If you do need to clean your EGR valve, it's not too difficult. What follows are general steps that apply to most units. Newer EGR valves are electronic and have a wiring harness connected to them. For newer units, it is very important to avoid getting corrosive cleaners on the wiring and connectors.
Cleaning Your Egr Valve
- Remove the vacuum line
Carefully remove the rubber vacuum line that is connected to your EGR valve. If it is brittle, broken, frayed, damaged in any way or otherwise seems tired, replace it.
- Disconnect the electrical harness
If your EGR valve has an electrical connection, carefully disconnect it.
- Unbolt the EGR valve
Remove the bolts that attach the EGR valve assembly to the engine. If it doesn't come right off when you have removed the nuts or bolts, it's safe to give a slight tap with a block of wood or a tiny hammer.
- Remove the gasket
If your gasket looks ok (not torn, frayed or disintegrated) you can reuse it. If it's questionable, install a new one.
- Soak the EGR valve
Cleaning the EGR valve assembly is a two-step deal. It really depends on how far you want to go and how much time you have. First, soak the EGR valve in a bowl filled with carb cleaner. Important: If your EGR valve has electronic connections on it, do not submerge the electrical portion in cleaner! Let it soak overnight if you can. If this isn't possible, skip to the next step.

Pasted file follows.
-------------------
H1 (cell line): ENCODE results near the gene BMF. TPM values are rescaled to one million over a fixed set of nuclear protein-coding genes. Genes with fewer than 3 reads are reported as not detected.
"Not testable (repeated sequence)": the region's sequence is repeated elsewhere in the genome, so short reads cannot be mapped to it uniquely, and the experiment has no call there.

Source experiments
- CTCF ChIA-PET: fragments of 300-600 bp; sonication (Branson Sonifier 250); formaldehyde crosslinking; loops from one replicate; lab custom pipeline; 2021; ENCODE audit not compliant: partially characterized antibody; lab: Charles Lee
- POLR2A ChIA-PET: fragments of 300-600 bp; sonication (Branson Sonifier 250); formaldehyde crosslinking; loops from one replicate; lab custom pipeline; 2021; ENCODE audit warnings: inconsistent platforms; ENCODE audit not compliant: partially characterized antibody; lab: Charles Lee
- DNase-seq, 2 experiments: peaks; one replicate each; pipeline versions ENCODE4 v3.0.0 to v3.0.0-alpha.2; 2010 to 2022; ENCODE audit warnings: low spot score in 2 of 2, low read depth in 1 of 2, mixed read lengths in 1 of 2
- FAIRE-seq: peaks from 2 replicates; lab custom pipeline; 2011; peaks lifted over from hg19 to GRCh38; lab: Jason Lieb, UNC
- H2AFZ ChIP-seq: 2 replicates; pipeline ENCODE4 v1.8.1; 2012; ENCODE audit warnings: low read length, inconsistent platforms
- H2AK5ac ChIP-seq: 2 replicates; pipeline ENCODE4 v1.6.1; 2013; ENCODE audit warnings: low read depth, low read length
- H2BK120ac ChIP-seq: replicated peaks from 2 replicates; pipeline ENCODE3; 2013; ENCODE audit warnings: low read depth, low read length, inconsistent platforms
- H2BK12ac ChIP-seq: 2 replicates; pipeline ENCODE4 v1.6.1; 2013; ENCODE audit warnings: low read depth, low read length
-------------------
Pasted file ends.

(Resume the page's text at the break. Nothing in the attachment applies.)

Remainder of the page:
- Hand clean the EGR valve
Once you've let your EGR valve soak in cleaner overnight (if possible) you need to clean its passages, openings and surfaces with a small brush. Toothbrushes and pipe cleaners are great. Important: When hand cleaning, be sure to use chemical resistant gloves and EYE PROTECTION. Carb cleaner is nasty stuff. Basically, you want to clean everything you can reach with your cleaning brushes.
- Reinstall the EGR valve
Now you can reinstall your clean EGR valve. Don't forget to reattach your vacuum hose and your electrical connections if applicable.